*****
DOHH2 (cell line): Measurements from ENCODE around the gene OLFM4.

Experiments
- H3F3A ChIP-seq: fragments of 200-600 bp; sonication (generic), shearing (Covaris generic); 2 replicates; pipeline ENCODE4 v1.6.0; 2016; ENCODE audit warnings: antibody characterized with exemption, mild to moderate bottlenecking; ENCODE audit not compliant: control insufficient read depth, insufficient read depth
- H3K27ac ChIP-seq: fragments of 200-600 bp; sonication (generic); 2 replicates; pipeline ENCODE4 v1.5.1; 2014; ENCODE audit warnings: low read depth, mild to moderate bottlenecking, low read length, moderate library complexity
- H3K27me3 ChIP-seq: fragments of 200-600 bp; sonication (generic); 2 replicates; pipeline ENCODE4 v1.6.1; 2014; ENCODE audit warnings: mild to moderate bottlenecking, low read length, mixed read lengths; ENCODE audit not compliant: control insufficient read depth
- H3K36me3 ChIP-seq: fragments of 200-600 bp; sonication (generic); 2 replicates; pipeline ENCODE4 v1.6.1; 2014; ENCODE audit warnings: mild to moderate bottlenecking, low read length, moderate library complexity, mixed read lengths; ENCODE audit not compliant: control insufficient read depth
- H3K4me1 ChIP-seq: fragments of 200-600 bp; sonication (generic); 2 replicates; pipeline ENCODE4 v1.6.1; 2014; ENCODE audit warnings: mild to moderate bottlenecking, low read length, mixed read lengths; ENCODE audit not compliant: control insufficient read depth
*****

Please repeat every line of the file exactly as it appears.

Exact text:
DOHH2 (cell line): Measurements from ENCODE around the gene OLFM4.

Experiments
- H3F3A ChIP-seq: fragments of 200-600 bp; sonication (generic), shearing (Covaris generic); 2 replicates; pipeline ENCODE4 v1.6.0; 2016; ENCODE audit warnings: antibody characterized with exemption, mild to moderate bottlenecking; ENCODE audit not compliant: control insufficient read depth, insufficient read depth
- H3K27ac ChIP-seq: fragments of 200-600 bp; sonication (generic); 2 replicates; pipeline ENCODE4 v1.5.1; 2014; ENCODE audit warnings: low read depth, mild to moderate bottlenecking, low read length, moderate library complexity
- H3K27me3 ChIP-seq: fragments of 200-600 bp; sonication (generic); 2 replicates; pipeline ENCODE4 v1.6.1; 2014; ENCODE audit warnings: mild to moderate bottlenecking, low read length, mixed read lengths; ENCODE audit not compliant: control insufficient read depth
- H3K36me3 ChIP-seq: fragments of 200-600 bp; sonication (generic); 2 replicates; pipeline ENCODE4 v1.6.1; 2014; ENCODE audit warnings: mild to moderate bottlenecking, low read length, moderate library complexity, mixed read lengths; ENCODE audit not compliant: control insufficient read depth
- H3K4me1 ChIP-seq: fragments of 200-600 bp; sonication (generic); 2 replicates; pipeline ENCODE4 v1.6.1; 2014; ENCODE audit warnings: mild to moderate bottlenecking, low read length, mixed read lengths; ENCODE audit not compliant: control insufficient read depth